In December, Councilman Kenyatta Johnson held the bill that would see the property re-zoned in order to accommodate the construction of the $125 million hotel project.

Here’s more from the newsletter:

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Jaw Dropper of the Week: The Picturesque Wonder You Will Never Want to Leave

Photos presented by Donna Tyson via Realtor.com

Photos by John Armich.

Updated 1/27/2015, 1:54pm to reflect that the neighboring Cuttalossa Farm was the former home of Daniel Garber, not the property we are profiling in this post.

Let me preface this by saying that you’re lucky I’m not in charge of running this blog because if I were you can be certain I’d have never shared this beauty with you. (And that’s saying a lot since I’m not wont to fall for homes that fall outside of a ten mile radius of Philadelphia.)

So why this budding selfishness on my part? For starters, just look at that verdurous scene! (Warning: annoying, slightly cliché hyperbole ahead.) It literally looks like an image you’d be left with after hearing the happy ending of a storybook fairytale. And guess what? In addition to the lush grounds, the interior of this stone carriage house (built in 1820, mind you) is another prize to behold: exposed stone walls, chestnut floors, hand-hewn beams, and original stable doors all merge, with what might possibly be the touch of someone with the gift of interior design, to comprise this hidden jewel of a home.

Also on the property, which the listing makes sure to mention has sheep next door (Cuttalossa Farm, the former home of artist Daniel Garber, is a neighbor!), is a stone guest house with a “sophisticated studio / home office space.” This mini gem comes with hardwood floors, high ceilings, a full bathroom and kitchen area, and sits above a 2-car garage.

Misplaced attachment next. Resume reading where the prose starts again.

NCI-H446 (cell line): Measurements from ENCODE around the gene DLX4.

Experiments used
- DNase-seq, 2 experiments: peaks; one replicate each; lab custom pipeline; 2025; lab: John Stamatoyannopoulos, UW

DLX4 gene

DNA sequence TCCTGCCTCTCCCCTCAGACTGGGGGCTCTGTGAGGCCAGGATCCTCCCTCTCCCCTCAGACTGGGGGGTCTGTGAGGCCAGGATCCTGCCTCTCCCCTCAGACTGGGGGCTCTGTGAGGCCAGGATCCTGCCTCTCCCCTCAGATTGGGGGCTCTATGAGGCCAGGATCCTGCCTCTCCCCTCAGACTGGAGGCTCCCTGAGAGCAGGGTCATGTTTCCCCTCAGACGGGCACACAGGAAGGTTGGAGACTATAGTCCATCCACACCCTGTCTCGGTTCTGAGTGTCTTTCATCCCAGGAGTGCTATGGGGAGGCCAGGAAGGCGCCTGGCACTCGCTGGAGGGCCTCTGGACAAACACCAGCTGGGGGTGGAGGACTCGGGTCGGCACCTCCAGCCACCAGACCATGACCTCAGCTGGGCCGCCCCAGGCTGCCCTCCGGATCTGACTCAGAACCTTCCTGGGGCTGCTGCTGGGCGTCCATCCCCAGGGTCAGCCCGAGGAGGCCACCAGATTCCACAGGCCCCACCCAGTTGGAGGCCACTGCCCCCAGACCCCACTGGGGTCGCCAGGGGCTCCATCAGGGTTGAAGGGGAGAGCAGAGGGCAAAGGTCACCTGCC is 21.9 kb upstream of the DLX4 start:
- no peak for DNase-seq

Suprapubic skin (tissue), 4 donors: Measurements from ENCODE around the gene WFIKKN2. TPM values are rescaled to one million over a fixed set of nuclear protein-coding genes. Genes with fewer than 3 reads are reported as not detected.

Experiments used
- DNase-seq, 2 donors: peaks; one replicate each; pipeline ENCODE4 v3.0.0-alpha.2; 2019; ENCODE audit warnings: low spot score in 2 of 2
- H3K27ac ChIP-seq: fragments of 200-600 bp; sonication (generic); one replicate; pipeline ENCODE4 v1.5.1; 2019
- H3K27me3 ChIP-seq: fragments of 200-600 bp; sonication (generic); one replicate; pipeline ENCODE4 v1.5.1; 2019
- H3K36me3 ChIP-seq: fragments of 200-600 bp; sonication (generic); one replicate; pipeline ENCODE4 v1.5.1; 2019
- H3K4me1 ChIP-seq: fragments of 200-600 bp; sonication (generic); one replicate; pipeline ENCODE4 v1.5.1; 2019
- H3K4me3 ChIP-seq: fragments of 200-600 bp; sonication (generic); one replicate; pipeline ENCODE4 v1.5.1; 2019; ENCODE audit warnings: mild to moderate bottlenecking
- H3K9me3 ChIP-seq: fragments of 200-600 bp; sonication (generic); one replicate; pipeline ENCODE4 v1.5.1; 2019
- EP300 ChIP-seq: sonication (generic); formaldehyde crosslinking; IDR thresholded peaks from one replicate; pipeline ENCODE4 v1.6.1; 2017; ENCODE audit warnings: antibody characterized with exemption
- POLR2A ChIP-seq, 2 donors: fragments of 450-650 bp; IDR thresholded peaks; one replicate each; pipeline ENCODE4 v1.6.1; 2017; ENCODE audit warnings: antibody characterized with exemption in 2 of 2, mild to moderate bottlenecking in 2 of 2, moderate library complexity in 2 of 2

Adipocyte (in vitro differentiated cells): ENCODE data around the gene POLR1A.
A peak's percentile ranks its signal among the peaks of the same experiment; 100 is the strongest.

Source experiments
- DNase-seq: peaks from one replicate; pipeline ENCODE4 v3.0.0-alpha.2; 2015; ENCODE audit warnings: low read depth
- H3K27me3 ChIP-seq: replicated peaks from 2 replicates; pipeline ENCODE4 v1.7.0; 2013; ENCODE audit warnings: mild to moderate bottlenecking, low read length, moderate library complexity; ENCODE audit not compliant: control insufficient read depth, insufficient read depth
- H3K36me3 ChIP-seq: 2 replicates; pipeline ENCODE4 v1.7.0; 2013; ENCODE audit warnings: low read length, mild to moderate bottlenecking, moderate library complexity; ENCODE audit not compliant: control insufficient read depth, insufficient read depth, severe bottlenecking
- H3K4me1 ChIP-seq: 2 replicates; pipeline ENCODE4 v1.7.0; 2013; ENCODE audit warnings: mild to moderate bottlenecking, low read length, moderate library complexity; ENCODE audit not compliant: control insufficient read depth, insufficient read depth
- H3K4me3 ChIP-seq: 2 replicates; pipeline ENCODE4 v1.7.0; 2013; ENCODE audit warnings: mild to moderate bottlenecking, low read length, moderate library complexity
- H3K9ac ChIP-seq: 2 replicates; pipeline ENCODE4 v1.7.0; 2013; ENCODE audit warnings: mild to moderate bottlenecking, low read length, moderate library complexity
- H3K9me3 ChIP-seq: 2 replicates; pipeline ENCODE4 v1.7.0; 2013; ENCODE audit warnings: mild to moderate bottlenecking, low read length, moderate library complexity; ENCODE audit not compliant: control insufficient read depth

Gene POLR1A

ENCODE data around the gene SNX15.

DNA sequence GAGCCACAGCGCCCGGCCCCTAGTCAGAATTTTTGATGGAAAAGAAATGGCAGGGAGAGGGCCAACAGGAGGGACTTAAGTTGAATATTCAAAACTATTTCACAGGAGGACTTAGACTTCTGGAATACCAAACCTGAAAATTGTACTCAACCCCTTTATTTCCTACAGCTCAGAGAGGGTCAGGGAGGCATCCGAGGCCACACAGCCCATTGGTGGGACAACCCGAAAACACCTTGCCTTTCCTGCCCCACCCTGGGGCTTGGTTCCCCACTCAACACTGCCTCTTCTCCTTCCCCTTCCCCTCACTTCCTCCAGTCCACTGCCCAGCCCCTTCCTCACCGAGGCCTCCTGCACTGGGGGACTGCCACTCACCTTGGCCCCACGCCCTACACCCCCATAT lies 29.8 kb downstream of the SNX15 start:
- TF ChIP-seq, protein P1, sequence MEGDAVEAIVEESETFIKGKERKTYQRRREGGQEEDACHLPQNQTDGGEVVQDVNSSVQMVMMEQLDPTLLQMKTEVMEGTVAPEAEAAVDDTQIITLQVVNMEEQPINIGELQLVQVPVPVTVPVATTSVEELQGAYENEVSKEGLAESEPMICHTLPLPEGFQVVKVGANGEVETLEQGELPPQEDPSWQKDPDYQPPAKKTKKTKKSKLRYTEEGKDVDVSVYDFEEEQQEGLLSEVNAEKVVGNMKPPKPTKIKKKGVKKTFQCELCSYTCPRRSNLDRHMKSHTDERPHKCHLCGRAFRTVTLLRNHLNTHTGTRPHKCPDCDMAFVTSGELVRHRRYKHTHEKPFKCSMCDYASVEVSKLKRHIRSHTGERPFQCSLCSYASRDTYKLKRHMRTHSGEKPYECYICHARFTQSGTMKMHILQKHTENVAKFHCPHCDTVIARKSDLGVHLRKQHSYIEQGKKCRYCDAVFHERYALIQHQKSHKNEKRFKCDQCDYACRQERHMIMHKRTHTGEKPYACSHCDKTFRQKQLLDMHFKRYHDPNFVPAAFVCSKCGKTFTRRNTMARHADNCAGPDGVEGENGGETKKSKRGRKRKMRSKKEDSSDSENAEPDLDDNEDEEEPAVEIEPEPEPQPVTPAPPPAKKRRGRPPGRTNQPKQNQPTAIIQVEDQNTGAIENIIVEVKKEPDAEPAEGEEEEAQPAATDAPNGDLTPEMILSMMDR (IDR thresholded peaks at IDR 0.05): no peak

So, interested?

Spotted: Lower Merion Victorian with Turret Bathroom

TREND photo via RE/MAX Executive Realty-Bryn Mawr.

TREND photo via RE/MAX Executive Realty-Bryn Mawr.

Lest the above image dishearten you, take a look at the home in snowless weather in the gallery below because, ultimately, we think it’s a winner.

Some of its more striking elements? How about a heated greenhouse room (potential art studio?), generously-sized master suite (seriously, it has a sitting area, dressing room, and bathroom!), and turret bathroom. That turret, by the way, also houses a curved stairway with stained glass windows. Additionally, outside is a carriage house with 1-car garage.

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Morning Headlines: Commercial Real Estate Is “Turning a Corner”

Photo credit: Gene Tobia via Flickr.

Photo credit: Gene Tobia via Flickr.

Philadelphia office space may be among the most affordable in comparison to other major cities, but a recent observation from Jones, Lang, LaSalle, a financial and professional services company with a knack for commercial real estate, reveals Philly’s commercial market is on the road to significant growth.

According to PlanPhilly’s Jon Geeting, Sean Coghlin, JLL’s manager of capital markets research, says Philly’s commercial real estate market “turned the corner last year” after having initially peaked in 2007, only to go on to endure a period of sluggish office space absorption during the recession years (late 2007-mid 2009). This was followed by gradual strengthening in late 2013 and rising office rents in 2014, something Geeting notes is a reflection of the growing office space demand.

This was followed by gradual strengthening in late 2013 and rising office rents in 2014, something Geeting notes is a reflection of the growing office space demand.

And so, what makes this different from the last upswing we saw? Here’s what Geeting reports:

Coghlin says that what distinguishes this cycle of expansion from the prior cycle is that the participation rate, the growth across sectors and the number of companies, is much higher.